Women who changed the history of medicine
It is a fact: women are under-represented among Nobel Prize winners.
Between 1901 and 2019 out of 923 prize winners
- only 54 women have won this prize
- 20 of which in the field of science (physics, chemistry and medicine)
- and among these, only 12 have been awarded the Nobel Prize in Medicine
- 2 of whom were awarded the prize as spouses
The reason for this has been unequal access to education, technology and leadership positions, which has precluded many brilliant female minds from careers in science and blocked their progress.
The lack of prizes and acknowledgement is a reflection of the inequality that women too often experience throughout their careers. The gender gap in science, technology and innovations leads to wasted talent and unexploited discoveries. And without visible and recognized female scientists, who set an example and act as role models, young female scientists and researchers can be discouraged from dedicating their lives to scientific research.
Following on from the first series of #contagiousstories we are dedicating a second series to the 12 women who have won the Nobel Prize in Medicine.
See below timeline for their discoveries.
Our goal is to draw attention to the women who have contributed to the future of medicine and who are still guiding new generations of young women by encouraging empowerment and gender mainstreaming.
Each of them has made a fundamental contribution to research.
Let’s just think about the discovery of artemisinin, the anti-malarial drug developed by the Chinese immunologist Tu Youyou (2015 Nobel Prize), or the research into cellular ageing, which led Elizabeth H. Blackburn and Carol W. Greider (2009 Nobel Prize) to understand how telomeres protect chromosomes from the deterioration of genetic matter.
As we will see, each of their stories is different. Yet, they have several traits in common.
- Audacity: they are not afraid to go down roads never travelled before by their colleagues
- Brilliance: they see unexpected connections between phenomena that seem very different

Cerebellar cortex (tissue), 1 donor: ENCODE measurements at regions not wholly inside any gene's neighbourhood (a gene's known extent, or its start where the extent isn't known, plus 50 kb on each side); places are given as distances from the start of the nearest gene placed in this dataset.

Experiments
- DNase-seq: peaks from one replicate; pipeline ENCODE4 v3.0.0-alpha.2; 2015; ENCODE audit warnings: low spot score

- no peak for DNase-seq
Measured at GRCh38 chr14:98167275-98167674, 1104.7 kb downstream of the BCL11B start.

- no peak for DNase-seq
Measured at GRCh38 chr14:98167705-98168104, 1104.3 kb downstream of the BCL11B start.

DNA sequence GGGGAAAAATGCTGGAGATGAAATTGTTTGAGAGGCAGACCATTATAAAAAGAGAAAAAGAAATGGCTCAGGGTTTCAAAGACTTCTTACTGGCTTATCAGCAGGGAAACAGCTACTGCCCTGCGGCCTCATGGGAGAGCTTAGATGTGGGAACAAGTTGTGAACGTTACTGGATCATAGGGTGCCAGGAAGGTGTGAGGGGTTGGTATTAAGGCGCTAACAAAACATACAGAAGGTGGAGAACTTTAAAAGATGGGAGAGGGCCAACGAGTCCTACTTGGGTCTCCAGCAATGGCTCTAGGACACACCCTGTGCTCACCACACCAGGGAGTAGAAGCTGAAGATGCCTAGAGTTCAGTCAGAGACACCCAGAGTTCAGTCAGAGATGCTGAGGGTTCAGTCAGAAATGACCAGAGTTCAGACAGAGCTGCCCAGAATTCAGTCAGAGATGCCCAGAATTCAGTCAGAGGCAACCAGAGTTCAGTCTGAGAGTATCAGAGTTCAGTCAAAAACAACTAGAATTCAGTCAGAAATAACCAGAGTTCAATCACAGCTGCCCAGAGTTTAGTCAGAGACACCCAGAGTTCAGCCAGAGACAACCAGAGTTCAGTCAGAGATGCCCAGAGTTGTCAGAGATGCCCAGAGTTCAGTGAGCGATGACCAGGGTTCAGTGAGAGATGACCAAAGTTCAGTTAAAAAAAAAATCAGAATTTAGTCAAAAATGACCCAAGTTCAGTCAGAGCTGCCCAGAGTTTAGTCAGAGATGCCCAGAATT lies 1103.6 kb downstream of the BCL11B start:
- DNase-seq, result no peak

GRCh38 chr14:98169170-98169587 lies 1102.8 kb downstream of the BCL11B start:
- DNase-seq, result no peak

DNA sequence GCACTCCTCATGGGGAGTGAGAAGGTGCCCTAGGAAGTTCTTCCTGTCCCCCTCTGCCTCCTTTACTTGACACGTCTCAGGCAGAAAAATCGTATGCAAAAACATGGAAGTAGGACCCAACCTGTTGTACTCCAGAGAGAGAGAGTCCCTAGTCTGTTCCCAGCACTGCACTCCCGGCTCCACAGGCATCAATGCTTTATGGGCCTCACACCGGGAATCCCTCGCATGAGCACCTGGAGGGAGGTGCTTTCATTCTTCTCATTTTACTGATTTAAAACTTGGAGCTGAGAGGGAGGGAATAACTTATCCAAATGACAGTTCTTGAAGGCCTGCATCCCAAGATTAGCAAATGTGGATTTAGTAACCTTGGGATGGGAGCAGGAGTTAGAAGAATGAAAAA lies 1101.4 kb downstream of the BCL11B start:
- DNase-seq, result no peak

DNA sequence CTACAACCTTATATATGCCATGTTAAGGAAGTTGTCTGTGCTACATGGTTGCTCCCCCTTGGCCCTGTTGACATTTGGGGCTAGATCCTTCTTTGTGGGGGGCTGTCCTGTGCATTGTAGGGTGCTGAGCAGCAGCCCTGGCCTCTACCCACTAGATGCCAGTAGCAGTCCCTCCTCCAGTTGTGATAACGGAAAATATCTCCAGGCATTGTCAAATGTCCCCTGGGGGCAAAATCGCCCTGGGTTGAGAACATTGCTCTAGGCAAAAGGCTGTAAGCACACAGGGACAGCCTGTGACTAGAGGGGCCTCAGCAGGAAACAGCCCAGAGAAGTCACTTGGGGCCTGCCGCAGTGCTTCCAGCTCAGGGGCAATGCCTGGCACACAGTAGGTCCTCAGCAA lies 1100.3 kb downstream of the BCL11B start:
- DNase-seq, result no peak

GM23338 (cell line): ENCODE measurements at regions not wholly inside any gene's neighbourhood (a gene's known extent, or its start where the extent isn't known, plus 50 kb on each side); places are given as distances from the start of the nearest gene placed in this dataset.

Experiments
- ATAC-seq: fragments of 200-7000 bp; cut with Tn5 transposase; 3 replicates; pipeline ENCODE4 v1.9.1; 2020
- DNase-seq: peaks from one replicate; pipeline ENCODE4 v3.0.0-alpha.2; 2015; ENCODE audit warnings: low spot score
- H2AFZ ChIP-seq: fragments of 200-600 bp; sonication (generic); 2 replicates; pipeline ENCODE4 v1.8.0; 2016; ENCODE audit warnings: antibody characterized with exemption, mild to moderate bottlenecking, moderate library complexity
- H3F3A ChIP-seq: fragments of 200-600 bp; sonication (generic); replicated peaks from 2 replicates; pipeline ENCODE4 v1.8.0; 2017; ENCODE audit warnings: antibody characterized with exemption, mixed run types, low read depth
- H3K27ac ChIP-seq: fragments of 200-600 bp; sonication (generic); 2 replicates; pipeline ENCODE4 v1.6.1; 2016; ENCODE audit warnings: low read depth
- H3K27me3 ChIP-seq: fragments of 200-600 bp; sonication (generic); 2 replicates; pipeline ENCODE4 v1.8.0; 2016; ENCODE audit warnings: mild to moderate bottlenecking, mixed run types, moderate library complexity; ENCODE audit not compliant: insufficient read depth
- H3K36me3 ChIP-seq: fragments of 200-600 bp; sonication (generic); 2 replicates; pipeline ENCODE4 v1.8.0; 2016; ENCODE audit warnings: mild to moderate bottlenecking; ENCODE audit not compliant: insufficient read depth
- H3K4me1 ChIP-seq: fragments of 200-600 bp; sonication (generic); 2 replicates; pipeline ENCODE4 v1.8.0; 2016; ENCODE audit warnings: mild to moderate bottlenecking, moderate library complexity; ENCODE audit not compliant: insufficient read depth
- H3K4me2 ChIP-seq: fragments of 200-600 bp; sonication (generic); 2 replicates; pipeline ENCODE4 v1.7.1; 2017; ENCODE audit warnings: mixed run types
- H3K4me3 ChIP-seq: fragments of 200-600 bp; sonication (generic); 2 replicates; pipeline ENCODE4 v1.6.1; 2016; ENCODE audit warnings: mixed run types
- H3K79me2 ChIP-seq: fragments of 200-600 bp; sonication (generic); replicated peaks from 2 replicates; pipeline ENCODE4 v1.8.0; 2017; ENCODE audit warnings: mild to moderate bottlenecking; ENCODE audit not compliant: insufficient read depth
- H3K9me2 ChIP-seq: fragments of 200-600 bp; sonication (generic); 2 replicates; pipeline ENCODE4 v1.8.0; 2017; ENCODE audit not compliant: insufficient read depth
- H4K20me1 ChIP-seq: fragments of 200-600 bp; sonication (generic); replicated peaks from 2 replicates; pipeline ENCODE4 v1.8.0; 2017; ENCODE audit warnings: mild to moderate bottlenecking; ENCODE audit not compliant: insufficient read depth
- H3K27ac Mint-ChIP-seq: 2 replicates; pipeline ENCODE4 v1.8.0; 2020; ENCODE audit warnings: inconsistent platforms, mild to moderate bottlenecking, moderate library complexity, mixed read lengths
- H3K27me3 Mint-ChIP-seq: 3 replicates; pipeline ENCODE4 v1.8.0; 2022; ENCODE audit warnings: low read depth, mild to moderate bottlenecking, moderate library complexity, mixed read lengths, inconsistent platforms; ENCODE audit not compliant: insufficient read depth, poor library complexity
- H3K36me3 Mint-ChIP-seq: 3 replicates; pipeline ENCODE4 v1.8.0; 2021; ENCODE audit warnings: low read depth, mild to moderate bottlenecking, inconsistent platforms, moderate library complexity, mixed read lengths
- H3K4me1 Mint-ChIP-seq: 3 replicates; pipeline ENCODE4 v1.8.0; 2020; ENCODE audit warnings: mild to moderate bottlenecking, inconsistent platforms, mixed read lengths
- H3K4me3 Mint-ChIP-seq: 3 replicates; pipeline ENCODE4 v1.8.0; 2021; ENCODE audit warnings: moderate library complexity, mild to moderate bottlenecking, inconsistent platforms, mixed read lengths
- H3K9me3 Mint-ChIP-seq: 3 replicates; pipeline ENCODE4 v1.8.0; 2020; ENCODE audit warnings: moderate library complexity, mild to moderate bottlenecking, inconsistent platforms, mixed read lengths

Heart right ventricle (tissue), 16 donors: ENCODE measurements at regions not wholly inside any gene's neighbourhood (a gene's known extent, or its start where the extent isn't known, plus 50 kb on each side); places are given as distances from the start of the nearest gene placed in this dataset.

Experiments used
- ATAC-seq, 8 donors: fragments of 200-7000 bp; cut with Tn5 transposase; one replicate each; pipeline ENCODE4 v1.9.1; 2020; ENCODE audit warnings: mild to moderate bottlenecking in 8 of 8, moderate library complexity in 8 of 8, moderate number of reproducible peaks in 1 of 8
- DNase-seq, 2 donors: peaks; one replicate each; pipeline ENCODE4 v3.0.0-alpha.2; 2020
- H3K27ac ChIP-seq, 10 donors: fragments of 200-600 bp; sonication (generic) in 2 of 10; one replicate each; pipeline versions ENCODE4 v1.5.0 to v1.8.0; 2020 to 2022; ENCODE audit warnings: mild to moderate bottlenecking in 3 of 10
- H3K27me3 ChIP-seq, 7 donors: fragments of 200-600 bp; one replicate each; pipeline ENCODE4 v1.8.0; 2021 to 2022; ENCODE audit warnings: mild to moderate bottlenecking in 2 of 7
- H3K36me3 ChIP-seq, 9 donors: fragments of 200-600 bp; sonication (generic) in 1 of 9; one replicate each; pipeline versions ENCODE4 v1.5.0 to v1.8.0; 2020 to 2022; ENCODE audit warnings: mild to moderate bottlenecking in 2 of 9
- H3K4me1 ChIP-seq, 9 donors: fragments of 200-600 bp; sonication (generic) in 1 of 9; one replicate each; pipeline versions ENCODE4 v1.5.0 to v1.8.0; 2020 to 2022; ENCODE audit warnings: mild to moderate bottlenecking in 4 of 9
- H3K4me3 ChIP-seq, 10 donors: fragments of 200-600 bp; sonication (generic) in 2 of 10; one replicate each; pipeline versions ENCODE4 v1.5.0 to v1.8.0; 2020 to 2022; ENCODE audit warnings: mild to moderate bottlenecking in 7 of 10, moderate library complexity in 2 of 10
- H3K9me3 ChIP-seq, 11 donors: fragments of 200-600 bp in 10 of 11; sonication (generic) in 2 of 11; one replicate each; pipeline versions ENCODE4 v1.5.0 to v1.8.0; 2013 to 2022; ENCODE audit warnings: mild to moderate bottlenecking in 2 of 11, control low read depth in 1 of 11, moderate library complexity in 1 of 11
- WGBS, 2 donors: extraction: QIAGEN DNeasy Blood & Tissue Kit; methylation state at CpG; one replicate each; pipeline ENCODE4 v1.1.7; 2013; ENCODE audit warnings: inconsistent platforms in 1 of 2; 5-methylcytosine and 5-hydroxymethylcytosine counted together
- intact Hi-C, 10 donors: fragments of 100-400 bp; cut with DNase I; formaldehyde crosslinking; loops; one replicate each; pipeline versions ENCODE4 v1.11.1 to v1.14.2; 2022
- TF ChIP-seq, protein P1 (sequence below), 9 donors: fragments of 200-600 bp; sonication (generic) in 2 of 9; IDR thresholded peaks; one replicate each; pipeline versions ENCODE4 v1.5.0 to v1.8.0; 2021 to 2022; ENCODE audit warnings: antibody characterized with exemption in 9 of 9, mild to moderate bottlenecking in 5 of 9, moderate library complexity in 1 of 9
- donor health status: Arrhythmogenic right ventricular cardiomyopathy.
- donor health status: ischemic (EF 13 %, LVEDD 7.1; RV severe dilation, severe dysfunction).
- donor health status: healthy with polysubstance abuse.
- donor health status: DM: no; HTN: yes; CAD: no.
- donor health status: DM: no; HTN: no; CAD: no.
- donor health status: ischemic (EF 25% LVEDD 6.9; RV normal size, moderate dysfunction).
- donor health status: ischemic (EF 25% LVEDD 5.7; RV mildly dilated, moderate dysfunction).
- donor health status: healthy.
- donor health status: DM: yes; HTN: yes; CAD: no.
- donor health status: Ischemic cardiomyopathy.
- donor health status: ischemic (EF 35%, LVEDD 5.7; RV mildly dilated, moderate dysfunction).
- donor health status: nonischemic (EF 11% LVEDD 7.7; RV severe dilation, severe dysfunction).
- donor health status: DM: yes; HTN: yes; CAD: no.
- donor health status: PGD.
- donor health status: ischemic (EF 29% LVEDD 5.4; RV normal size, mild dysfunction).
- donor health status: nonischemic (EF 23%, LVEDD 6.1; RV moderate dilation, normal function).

- Curiosity: they are interested in seemingly “minor” aspects and create new avenues of research
- Energy: they work enthusiastically and tirelessly, which makes them unstoppable
- Generosity: they know how to work as a team and share their discoveries with their colleagues
- Passion: they dream about changing the world and reducing people’s suffering
- Resilience: they never give up when faced with the difficulties and obstacles they find along their path
- Tenacity: as young scientists they study a specific area, which they take forward for the rest of their lives
The #contagiousstories series becomes a bookDiscover the lives of these 12 extraordinary scientists, from Gerty Radnitz Cori, the first female Nobel laureate in medicine, to Tu Youyu, the first Chinese scientist to receive a Nobel Prize in a scientific category without a doctorate, degree or training abroad. Available in Italian only.
The first female Nobel Prize winner in medicine.Read More
The mother of endocrinologyRead More
The founder of cellular geneticsRead More
The pioneer of neurobiologyRead More
The scientist who revolutionized pharmacologyRead More
The genius of biochemistryRead More
The scientist who unveiled the secrets of smellRead More
The virologist who discovered the HIV virusRead More
The explorer of cellular ageingRead More
The youngest woman to win the Noble Prize in MedicineRead More
The neuroscientist who reconstructed the map of our brainRead More
The Nobel Prize for her work on malariaRead More